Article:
93rd Ottawa-Gatineau Christmas Bird Count

By Jonathan VanAmburg

“Perfect Christmas Bird Count weather in Ottawa: -32°C and 20-25 cm of snow. Fun times, fun times,” remarked Gillian Shields on Facebook, as she set out for a day in the cold. She and dozens of other area birders came out for the 93rd Ottawa-Gatineau Christmas Bird Count on Sunday, December 15. The annual event was organized by the Ottawa Field-Naturalists’ Club and the Club des ornithologues de l’Outaouais.

Photo taken by Gillian Shields at the edge of the OFNC count area looking toward Shirley's Bay/Innis Point

Photo taken by Gillian Shields at the edge of the OFNC count area looking toward Shirley’s Bay/Innis Point

During the day, over 100 observers spotted 67 species and over 15,000 individual birds according to the preliminary tally. The species count was below the 10-year average of 71.8 because of the early onset of winter this year; the cold, snowy and windy day; and perhaps the poorest winter finch numbers in a couple of decades. A low American Crow count – 3,743 compared with the usual 10,000 – also affected the total. Official results will be released early in the new year.

Highlights included 2 Harlequin Ducks, a White-winged Scoter, and the first record of a Yellow-Bellied Sapsucker. The day also saw an all-time high of 9 Snowy Owls. One Snowy Owl was spotted downtown battling a Peregrine Falcon (see story below).

A big thank-you to the Club des ornithologues de l’Outaouais for hosting the after-CBC dinner and tally.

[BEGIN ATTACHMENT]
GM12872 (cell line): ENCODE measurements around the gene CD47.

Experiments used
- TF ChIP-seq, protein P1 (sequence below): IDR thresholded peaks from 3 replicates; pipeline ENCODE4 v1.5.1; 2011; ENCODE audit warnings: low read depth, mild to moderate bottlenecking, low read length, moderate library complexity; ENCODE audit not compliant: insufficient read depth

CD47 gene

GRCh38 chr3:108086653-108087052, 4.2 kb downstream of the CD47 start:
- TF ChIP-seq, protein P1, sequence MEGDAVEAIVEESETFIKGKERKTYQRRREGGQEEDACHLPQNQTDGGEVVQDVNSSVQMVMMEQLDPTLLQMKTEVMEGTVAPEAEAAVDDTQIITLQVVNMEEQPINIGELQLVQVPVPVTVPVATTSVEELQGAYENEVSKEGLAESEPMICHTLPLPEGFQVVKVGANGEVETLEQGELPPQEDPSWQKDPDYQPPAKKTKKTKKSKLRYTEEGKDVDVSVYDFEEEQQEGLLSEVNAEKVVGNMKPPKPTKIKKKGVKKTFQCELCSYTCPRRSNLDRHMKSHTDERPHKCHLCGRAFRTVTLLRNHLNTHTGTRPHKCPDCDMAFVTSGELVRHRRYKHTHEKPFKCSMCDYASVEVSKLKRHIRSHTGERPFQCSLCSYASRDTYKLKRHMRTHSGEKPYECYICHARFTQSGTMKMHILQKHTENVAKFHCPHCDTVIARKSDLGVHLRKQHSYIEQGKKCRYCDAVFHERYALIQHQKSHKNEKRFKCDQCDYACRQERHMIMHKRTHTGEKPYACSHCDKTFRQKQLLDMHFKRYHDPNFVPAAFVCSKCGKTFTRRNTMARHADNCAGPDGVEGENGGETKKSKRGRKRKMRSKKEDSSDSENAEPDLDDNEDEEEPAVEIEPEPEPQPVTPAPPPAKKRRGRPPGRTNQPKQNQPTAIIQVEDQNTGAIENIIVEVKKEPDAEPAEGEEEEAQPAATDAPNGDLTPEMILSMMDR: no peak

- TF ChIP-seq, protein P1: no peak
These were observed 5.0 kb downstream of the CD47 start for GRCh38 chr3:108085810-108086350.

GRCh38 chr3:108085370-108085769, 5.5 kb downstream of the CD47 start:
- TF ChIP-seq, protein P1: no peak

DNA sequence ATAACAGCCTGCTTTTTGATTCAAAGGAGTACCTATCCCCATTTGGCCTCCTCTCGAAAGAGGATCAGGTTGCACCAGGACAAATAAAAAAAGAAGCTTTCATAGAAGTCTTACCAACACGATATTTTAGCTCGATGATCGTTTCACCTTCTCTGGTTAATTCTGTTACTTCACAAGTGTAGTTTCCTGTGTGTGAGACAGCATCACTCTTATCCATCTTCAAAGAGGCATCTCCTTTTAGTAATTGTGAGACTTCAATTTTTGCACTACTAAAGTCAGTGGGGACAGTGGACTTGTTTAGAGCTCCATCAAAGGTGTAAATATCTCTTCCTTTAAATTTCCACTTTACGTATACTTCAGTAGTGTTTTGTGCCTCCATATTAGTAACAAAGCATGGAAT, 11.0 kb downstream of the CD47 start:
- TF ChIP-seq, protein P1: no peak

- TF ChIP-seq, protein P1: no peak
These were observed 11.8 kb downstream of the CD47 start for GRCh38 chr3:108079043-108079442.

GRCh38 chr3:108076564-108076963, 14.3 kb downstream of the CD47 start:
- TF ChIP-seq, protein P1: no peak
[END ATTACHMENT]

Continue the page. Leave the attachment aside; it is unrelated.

If Sunday’s stormy weather kept you away, here  are some other Christmas Bird Counts that you can join: Bird Studies Canada’s location finder.

Bird Studies Canada is also looking for feedback on the Christmas Bird Count. If you want to participate visit the Bird Studies Canada website.

Snowy Owl, photographed by Mark Gawn at the Canadian War Museum

Snowy Owl, photographed by Mark Gawn at the Canadian War Museum

The Falcon and the Snowy
By Anouk Hoedeman

Late in the afternoon, Jon Ruddy, Jeremy Bryan and I had yet to find the resident peregrine falcons, despite checking the Coats Building at Tunney’s Pasture several times. We decided to try the Delta Hotel at Albert and Lyon, their other favourite hangout. As we drove up Slater St., Jon spotted an enormous, heavily barred Snowy Owl that we had seen earlier in the day behind the War Museum. Now she was in the air, flying toward the downtown core.

“Oh no,” I exclaimed, “it’s headed straight for the falcons!” “I wonder who would win that battle?” asked someone else. I didn’t have to think long before replying, “My money’s on the falcons.”

Sure enough, as we crossed Bronson, we saw Diana (our female peregrine) come flying around the corner toward the owl, which was now right in front of us.

It all happened very quickly (as things do with angry peregrines), so I can’t be entirely sure of the sequence of events. Diana easily caught up with the now-panicking owl over an empty lot on the south side of Slater. It took a hit, scrambled for a foothold on the side of an apartment building, tumbled down, and finally found a perch on the edge of a balcony. But the falcon continued to attack. The owl took off again and disappeared somewhere behind us, with the falcon still in pursuit.

It was an awesome sight. As Jeremy summed up the next day, “I don’t think I’m likely to ever again witness a Snowy Owl and Peregrine Falcon engaged in an aerial dogfight. It really was more reminiscent of a scene from an action thriller than a bird count as the combatants tumbled down the side of the building fighting. I’m glad that the Hollywood ending dictated that the owl got away in the end!”

And she did. Our heart rates back to a manageable speed, we continued on Slater, up Kent, and back along Albert to see if the male peregrine was at the Delta. No sign of him, but we didn’t really care at that point. As we continued west, we saw the owl again. She appeared uninjured and was flying south – hopefully not toward the other resident peregrines at Confederation Heights!